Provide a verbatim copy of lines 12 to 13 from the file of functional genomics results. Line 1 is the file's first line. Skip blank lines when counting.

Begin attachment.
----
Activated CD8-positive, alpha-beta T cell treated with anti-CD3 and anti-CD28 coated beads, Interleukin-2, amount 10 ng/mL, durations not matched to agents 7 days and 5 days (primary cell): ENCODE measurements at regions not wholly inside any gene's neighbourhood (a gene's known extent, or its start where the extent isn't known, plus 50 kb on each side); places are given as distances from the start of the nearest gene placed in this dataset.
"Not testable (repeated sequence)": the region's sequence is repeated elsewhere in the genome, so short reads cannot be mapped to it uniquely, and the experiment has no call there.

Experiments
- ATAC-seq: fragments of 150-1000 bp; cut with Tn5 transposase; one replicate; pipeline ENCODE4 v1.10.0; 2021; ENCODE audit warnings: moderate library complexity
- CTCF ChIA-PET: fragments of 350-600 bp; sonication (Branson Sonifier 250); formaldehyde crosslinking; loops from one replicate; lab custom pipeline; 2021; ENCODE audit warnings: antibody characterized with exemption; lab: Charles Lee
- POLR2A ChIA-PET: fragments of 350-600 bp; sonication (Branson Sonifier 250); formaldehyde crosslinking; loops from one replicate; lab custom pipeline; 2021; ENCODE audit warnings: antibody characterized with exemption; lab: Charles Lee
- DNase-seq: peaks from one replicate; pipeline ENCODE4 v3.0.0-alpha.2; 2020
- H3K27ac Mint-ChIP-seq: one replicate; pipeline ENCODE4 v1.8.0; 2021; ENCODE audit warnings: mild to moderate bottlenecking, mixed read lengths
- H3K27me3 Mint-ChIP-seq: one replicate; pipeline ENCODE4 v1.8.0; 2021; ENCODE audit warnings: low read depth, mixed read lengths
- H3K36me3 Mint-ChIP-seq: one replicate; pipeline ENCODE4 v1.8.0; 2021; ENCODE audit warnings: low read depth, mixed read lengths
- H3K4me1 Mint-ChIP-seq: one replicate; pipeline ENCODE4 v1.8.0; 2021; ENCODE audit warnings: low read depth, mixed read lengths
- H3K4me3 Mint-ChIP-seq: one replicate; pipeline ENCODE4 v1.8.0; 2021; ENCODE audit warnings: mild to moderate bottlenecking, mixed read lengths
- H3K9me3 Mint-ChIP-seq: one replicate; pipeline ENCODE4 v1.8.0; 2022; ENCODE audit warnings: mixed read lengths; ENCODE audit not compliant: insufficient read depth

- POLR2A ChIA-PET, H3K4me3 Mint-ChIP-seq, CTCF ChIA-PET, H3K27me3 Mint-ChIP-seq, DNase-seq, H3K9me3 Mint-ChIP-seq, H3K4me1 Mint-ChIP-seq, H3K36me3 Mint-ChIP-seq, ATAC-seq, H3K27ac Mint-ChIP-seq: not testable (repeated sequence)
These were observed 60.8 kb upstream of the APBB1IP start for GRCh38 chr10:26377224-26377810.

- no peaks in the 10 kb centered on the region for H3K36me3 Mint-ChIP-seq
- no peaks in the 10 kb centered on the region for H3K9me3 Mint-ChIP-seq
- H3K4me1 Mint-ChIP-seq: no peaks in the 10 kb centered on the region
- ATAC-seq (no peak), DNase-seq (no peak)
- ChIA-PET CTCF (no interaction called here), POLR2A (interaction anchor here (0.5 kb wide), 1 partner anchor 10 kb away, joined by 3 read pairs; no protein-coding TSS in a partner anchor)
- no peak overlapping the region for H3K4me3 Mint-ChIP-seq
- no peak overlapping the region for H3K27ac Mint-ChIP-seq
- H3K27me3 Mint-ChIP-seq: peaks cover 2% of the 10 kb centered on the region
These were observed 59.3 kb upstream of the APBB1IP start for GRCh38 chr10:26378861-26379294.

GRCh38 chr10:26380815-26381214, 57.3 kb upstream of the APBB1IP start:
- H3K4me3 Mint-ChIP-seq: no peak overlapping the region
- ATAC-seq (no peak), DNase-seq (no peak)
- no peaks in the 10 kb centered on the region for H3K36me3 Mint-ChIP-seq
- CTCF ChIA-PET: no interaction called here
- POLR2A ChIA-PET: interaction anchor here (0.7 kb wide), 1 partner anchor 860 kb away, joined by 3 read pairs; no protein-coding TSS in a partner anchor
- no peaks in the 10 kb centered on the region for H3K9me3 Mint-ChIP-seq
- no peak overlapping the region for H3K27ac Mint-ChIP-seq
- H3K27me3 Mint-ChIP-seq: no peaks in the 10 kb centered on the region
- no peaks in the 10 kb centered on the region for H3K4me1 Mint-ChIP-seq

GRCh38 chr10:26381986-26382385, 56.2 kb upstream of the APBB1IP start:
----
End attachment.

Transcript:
- H3K4me3 Mint-ChIP-seq: one replicate; pipeline ENCODE4 v1.8.0; 2021; ENCODE audit warnings: mild to moderate bottlenecking, mixed read lengths
- H3K9me3 Mint-ChIP-seq: one replicate; pipeline ENCODE4 v1.8.0; 2022; ENCODE audit warnings: mixed read lengths; ENCODE audit not compliant: insufficient read depth